Highlife music is a danceable, lively genre that emerged in the 1920s across West Africa. Strongly influenced by European jazz, it was a combination of African rhythms and western instruments – particularly the guitar and trumpet. It started out as entertainment song for the upper and upper-middle class elites of colonial West African countries (especially in Ghana where it actually started). Over time, it spread across West Africa.
Highlife has become one of the foundations of later musical genres that typicalized Nigerian music.
Afro-pop (or Nigerian pop if you wish) emerged in the 1990s as a Nigerian adaptation of American hip-hop and rap music. It quickly got the attention of Nigerian youths, who had become so used to listening to western music on popular mass media before then. It was an attempt to create a ‘proudly Nigerian’ version of western music, and thus encourage creativity amongst Nigerian youths.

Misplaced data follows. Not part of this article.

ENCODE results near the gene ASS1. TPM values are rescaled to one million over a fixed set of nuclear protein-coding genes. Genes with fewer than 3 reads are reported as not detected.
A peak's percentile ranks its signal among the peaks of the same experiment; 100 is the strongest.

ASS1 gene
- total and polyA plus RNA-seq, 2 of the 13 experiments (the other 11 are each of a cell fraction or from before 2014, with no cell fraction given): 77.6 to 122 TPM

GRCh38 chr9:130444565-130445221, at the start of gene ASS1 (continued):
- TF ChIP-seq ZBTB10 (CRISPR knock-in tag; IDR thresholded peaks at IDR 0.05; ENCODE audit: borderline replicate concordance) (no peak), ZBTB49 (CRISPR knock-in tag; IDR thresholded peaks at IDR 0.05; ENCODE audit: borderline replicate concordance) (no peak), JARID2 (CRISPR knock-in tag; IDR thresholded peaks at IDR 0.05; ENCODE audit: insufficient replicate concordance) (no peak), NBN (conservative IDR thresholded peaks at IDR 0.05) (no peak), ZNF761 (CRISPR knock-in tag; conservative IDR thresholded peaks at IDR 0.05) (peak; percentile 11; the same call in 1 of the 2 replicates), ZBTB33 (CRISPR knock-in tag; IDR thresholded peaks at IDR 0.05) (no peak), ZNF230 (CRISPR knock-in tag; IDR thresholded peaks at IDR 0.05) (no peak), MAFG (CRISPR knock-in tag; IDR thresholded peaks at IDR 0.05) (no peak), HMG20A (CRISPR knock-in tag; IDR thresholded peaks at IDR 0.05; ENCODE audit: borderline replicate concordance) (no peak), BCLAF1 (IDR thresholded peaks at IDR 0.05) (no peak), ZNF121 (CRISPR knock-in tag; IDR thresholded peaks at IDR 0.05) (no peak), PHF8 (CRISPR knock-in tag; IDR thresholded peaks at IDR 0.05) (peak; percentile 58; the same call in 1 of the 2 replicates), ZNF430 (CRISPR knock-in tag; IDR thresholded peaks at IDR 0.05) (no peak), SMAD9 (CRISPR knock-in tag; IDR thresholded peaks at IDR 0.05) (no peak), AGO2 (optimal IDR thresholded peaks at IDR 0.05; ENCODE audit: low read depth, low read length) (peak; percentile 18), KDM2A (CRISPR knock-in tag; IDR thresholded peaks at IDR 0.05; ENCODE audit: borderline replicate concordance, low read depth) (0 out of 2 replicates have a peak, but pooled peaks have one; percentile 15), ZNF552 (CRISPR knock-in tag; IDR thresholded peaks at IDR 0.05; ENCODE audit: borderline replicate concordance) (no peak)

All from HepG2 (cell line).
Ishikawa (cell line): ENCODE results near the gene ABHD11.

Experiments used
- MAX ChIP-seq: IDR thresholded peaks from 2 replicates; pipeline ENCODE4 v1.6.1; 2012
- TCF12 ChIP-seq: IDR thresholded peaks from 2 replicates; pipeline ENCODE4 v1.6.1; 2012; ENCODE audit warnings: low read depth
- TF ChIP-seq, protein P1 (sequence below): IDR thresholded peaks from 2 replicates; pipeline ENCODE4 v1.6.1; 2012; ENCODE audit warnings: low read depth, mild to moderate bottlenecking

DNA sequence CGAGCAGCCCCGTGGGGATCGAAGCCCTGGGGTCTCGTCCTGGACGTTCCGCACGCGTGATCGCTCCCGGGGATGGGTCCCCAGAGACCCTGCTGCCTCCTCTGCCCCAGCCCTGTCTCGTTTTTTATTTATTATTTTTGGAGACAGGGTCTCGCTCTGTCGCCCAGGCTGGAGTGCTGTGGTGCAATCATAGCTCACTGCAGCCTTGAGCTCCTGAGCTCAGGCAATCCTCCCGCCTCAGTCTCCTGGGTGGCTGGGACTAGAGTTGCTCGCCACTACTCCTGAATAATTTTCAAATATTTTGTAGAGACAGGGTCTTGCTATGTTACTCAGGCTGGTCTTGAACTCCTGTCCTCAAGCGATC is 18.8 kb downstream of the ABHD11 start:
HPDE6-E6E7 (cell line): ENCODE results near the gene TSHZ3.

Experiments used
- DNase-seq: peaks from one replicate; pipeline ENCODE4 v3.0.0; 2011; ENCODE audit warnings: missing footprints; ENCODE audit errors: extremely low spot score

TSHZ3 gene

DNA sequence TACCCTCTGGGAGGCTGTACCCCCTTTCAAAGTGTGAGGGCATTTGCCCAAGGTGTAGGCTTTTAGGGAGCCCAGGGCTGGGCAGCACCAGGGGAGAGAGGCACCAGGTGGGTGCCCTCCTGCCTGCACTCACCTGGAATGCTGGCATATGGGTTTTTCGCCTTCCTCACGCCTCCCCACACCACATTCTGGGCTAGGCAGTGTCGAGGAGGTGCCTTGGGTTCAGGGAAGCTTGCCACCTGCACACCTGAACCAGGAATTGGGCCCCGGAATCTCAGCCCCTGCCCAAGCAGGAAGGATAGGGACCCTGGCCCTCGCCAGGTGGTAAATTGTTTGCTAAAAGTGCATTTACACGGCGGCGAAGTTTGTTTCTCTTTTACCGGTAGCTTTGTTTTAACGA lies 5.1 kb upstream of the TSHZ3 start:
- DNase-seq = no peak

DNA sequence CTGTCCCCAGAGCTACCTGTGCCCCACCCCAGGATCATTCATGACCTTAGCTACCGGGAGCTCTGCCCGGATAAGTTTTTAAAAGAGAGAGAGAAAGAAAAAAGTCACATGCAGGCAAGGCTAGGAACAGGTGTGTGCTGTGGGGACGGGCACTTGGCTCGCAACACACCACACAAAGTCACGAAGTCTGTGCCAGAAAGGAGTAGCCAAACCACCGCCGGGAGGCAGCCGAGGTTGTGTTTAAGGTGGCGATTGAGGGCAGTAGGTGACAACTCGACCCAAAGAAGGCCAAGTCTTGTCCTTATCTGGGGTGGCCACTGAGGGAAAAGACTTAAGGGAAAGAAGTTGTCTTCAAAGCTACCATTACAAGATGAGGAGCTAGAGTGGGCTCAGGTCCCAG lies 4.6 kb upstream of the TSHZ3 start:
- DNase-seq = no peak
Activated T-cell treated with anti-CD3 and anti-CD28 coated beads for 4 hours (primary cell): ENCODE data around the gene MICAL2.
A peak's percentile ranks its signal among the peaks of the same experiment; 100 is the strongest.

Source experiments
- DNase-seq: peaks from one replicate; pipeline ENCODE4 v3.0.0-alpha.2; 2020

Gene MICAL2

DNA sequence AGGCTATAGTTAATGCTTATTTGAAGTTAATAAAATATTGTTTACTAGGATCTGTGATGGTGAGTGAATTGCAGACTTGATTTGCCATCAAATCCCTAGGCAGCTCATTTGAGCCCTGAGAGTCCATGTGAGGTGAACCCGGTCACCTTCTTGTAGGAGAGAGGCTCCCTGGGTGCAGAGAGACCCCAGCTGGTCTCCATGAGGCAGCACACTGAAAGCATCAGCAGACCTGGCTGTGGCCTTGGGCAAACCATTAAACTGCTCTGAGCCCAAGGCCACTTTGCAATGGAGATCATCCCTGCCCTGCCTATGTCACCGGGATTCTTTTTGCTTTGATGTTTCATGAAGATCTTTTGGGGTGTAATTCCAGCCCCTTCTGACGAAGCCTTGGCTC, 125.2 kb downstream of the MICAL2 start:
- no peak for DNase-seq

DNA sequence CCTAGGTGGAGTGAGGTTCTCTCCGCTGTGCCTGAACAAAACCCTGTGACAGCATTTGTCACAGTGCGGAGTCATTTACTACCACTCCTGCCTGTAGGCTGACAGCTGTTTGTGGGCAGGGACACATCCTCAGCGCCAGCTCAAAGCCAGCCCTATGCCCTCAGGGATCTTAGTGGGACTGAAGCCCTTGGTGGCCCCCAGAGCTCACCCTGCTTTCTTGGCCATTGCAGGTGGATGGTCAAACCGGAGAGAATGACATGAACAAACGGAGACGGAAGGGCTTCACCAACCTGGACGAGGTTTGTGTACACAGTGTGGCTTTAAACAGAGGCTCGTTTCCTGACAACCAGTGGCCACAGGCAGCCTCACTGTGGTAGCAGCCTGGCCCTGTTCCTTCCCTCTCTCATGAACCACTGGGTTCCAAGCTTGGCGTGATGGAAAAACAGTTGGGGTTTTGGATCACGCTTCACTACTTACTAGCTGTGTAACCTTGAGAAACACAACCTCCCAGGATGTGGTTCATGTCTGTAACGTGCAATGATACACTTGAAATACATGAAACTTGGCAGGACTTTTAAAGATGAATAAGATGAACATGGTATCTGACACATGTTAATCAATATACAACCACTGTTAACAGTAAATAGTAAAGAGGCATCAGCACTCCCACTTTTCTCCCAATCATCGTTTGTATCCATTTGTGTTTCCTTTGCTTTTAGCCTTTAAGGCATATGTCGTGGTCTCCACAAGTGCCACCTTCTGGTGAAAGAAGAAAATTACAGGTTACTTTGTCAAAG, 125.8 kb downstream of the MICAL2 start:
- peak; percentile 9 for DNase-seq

Over time, Afro-pop succeeded in reinventing western music to incorporate local instruments, native languages, Pidgin English and the Nigerian experience. The likes of Tuface, D’banj, Wande Coal and scores of others promoted Afro-pop with zeal. It became particularly popular across Nigeria and to a limited extent, amongst neighbouring African countries.
Afrobeat is the brainchild of legendary Nigerian musician and activist, late Fela Anikulapo-Kuti. It was a complex but energizing fusion of jazz, African rhythms, highlife and funk music; with a strong background chorus.